I read this wonderful news on page A14 of this morning's Washington Post. The reporter did a decent job, and the paper allocated thirty column inches to the story, including three column inches for the headline, "More Men Are Urged to Take Drug Against Prostate Cancer."

But practically burying the story on page A14 is disgraceful! There is a war on against cancer, with prostate cancer one of the key enemies, and obviously the editor is not keenly aware of that! I'll bet that fewer than half of readers saw that article on page A14. Maybe readers noticed the half inch tall, two inch wide bold print note near the left bottom of the front page: "Groups urge wider use of drug against prostate cancer", but I doubt it; I missed it. When I was working, I rarely had time to get to page A14 when reading the paper while eating breakfast. Usually I got to the front page, a glance at sports, a glance at business, and perhaps a story or two on the first few pages. In fact I would have missed the story this morning if my wife hadn't pointed it out.

I'm afraid I'm showing a cynical side here, but I can't help thinking this story would have been a front page item with a large headline if a drug with similar impact on breast cancer were involved. Oh that's right, guess what? There was such a story, with a large headline: "A Drink a Day Raises Women's Risk of Cancer, Study Indicates." Okay, that's newsworthy, even if it is just one more study in a series with the same finding (and it was a big study). And don't get me wrong: I'm delighted that breast cancer gets a lot of attention and funding.

But other front page stuff included "Market for Romance Goes from Bullish to Sheepish - Are Guys With Less to Spend Less of a Catch?", and "Recession Could End This Year, Fed Chief Says." Well, you could argue that both are also newsworthy, and the romance piece is upbeat, but page 1 instead of the finasteride story? I was also discouraged by some of the other choices for stories and ads on early pages of the edition that preceded the finasteride story.

Also, the media, including the Post, with their penchant for negative, gloomy news, focused on a potentially negative aspect of the key finasteride study when it was published back in 2003 (The Prostate Cancer Prevention Trial). That concern has now been resolved, and fortunately has fairly recently received a decent amount of coverage in the media from what I've seen, though it would have been far better if the media had managed to put the matter in proper perspective back in 2003 or had watched and reported developments in a timely way. However, the damage was done. How many of us and our relatives facing an increasing prostate cancer risk have been unaware of the finasteride prevention news? How many of us heard the news but decided to ignore it because it just wasn't getting much attention? How many cases of prostate cancer will develop as a result?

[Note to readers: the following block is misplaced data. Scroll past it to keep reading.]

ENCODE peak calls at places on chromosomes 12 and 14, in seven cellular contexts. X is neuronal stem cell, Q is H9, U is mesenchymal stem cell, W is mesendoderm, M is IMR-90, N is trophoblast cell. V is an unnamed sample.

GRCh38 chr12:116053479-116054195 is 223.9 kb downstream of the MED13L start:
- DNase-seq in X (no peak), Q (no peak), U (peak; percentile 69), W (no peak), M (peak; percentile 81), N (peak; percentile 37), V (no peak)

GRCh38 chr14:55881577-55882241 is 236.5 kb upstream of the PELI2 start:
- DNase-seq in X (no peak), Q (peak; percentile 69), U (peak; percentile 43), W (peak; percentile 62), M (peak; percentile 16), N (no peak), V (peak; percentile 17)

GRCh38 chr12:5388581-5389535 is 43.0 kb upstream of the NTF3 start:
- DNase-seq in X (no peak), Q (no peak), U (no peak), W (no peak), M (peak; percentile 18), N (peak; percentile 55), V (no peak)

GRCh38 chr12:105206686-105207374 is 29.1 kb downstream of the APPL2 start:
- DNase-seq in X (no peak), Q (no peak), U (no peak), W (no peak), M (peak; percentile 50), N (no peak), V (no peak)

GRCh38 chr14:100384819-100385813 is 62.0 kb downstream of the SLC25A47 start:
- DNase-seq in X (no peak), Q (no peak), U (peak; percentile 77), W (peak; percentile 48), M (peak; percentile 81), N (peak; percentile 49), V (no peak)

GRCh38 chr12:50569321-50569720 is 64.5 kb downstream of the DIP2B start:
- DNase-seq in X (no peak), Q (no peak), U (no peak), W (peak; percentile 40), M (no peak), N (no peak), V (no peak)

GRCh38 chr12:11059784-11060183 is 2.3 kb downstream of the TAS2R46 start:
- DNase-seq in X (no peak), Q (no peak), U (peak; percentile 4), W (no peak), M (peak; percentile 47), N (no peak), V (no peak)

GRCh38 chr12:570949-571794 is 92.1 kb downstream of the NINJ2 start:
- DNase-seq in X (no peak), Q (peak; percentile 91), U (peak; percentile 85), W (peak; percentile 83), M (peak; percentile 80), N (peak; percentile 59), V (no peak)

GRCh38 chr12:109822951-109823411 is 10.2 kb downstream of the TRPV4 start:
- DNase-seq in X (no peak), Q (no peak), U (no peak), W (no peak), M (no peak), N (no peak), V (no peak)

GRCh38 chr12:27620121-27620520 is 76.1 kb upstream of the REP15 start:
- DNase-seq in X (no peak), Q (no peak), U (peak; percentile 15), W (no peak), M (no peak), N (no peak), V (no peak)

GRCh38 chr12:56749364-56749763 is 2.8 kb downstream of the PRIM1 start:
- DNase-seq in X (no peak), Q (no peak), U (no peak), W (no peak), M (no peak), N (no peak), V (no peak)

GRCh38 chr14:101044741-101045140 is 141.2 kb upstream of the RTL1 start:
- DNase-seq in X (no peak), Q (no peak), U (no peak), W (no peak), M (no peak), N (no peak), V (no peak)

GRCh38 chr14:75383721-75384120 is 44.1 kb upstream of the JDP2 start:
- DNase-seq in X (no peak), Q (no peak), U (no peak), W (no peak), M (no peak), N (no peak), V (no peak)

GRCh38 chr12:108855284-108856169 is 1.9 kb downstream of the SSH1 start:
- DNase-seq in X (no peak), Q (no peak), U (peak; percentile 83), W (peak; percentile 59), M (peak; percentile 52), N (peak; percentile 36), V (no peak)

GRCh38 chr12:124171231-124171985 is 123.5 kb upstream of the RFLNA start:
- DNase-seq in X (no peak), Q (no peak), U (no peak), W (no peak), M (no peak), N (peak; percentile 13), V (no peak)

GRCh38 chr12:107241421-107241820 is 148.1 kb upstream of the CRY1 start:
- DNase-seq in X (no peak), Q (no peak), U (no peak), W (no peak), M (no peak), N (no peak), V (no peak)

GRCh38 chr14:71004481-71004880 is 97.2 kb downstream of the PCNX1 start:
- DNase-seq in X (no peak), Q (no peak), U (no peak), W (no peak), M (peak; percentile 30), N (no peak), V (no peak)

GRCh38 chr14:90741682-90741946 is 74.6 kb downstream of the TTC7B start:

Some leading docs initially made the wrong call too, including Dr. Peter Scardino at Memorial Sloan Kettering, but he had the guts and talent to keep an eye on developments and reverse his stand at least a couple of years ago. My hat is off to those who were able to see the true merits of the situation and work their way through the confusion very early. Those leaders include Dr. Ian Thompson, a leader of the trial, the other authors of trial reports especially Scott Lippman and Scott Lucia, the renowned pathologist Dr. David Bostwick, the late Dr. Donald Gleason, Dr. Eric Klein of the Cleveland Clinic, Dr. Robert Leibowitz, Dr. Charles "Snuffy" Myers, Dr. Stephen Strum, Dr. Mark Scholz, Dr. Lam, Dr. Stephen Tucker and others.

I believe that thoroughly deserved embarassment has held the media and many doctors back from reversing their negative stands on using finasteride to help prevent prostate cancer. I had a personal encounter of that kind in 2007 during a break from a prostate cancer research proposal panel session (not related to finasteride). I was serving as a survivor representative (technically a "consumer reviewer", so called because we are consumers of the benefits of research). I was discussing finasteride for prevention with a fellow panel member, a lady doctor who was well aware of the Prostate Cancer Prevention Trial results that had been published four years earlier. However, when I brought up several studies that virtually resolved the concern that finasteride might stimulate more aggressive disease, she practically froze up and did not want to hear of it. She was very concerned about the high grade issue, and I had a strong feeling that she had been advising patients not to use the drug for prevention and did not want to face the embarassment of having to change her advice. We survivor representatives get a lot of respect during these panel reviews, but I had a feeling at that time that she was giving me the "me-expert doctor, you-ignorant patient" treatment.